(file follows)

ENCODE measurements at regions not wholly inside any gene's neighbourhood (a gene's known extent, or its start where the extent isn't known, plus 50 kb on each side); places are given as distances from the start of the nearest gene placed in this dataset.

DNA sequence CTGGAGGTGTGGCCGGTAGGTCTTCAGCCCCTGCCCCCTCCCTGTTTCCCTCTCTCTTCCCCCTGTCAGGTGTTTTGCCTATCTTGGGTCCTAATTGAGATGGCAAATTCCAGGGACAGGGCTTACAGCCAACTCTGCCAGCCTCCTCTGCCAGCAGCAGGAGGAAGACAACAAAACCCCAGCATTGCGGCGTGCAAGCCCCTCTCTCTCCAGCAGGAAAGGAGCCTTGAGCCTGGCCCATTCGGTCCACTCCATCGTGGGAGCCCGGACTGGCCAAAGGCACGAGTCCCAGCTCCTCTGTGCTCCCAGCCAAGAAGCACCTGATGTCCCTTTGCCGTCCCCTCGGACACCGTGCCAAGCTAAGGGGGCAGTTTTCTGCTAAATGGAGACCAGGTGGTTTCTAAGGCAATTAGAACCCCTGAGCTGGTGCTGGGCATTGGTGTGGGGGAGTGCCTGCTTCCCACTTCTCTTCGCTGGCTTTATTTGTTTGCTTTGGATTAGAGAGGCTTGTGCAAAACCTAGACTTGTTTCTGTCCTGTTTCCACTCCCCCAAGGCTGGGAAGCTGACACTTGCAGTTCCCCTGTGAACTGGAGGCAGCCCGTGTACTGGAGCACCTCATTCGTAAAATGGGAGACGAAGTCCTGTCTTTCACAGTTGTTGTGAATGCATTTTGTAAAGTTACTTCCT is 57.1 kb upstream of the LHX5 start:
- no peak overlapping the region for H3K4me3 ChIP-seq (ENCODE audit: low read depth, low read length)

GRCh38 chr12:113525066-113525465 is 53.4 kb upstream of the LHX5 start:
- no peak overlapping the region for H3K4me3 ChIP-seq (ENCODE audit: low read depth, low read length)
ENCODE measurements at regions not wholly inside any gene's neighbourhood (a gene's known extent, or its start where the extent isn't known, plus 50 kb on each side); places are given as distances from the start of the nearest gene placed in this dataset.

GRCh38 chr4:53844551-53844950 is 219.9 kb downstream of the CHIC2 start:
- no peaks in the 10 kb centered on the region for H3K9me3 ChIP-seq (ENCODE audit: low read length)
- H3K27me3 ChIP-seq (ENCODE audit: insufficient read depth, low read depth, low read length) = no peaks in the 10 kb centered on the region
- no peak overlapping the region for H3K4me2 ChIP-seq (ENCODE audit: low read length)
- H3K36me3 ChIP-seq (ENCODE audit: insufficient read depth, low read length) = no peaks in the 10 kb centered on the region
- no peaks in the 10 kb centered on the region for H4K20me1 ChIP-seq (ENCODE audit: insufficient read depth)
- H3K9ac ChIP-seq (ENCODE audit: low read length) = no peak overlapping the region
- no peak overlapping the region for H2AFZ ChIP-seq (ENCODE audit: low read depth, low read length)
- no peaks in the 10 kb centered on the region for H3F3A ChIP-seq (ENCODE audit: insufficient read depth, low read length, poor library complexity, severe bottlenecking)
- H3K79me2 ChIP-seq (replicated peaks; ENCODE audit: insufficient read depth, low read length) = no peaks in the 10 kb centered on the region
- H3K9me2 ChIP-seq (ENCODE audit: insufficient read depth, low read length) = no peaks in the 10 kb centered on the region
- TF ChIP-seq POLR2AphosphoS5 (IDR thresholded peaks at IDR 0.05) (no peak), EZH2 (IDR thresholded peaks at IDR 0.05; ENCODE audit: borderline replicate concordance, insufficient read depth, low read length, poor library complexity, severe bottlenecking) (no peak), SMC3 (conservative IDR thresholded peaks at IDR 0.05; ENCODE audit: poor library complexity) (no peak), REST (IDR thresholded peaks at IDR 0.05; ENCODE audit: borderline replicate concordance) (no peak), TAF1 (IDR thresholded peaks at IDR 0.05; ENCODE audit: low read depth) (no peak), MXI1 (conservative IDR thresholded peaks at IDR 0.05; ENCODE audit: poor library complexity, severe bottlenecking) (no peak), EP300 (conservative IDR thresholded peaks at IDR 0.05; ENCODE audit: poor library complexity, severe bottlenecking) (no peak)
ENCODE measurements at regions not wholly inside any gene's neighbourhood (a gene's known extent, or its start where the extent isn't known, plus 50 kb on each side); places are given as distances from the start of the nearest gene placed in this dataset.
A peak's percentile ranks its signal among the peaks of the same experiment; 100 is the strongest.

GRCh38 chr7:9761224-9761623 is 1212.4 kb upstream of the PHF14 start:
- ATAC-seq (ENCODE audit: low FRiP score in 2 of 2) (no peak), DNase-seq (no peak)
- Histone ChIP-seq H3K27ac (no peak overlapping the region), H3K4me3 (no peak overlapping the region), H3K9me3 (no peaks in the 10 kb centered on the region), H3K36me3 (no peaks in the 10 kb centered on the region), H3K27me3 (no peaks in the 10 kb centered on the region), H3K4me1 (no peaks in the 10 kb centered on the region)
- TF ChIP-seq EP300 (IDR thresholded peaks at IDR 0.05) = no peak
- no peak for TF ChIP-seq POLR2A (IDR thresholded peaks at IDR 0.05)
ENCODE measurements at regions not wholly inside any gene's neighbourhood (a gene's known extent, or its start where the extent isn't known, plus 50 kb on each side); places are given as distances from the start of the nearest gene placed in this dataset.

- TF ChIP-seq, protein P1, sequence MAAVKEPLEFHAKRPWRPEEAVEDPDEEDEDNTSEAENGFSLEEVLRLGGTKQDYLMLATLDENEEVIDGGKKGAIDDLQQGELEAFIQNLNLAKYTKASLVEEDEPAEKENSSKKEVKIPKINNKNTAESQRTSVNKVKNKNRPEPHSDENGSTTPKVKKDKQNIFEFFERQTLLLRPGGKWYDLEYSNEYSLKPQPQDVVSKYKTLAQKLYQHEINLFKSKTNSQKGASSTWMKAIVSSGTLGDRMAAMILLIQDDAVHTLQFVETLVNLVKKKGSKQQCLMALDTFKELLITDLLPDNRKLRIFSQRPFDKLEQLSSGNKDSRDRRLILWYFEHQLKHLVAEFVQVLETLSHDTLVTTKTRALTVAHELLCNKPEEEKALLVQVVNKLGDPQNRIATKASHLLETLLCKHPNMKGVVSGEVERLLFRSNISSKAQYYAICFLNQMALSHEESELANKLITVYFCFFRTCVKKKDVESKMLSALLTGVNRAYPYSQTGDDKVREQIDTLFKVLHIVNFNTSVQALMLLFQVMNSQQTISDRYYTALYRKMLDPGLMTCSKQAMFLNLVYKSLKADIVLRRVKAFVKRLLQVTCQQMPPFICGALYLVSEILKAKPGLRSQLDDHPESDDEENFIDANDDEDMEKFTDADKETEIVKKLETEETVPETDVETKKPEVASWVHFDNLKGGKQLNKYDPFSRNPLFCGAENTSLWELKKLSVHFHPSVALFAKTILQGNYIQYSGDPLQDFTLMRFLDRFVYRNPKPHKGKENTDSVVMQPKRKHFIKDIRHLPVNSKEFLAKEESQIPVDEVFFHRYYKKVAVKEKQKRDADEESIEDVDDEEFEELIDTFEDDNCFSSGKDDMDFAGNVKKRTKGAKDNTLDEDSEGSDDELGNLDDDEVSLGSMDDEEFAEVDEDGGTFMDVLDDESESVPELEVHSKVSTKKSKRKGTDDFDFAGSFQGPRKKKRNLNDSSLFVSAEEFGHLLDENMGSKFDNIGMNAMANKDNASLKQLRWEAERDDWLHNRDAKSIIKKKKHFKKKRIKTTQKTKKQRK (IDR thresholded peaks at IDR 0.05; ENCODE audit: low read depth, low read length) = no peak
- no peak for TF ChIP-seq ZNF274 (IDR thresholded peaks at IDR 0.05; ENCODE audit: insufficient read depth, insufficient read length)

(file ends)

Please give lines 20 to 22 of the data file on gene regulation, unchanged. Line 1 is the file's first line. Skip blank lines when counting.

A peak's percentile ranks its signal among the peaks of the same experiment; 100 is the strongest.

GRCh38 chr7:9761224-9761623 is 1212.4 kb upstream of the PHF14 start:
- ATAC-seq (ENCODE audit: low FRiP score in 2 of 2) (no peak), DNase-seq (no peak)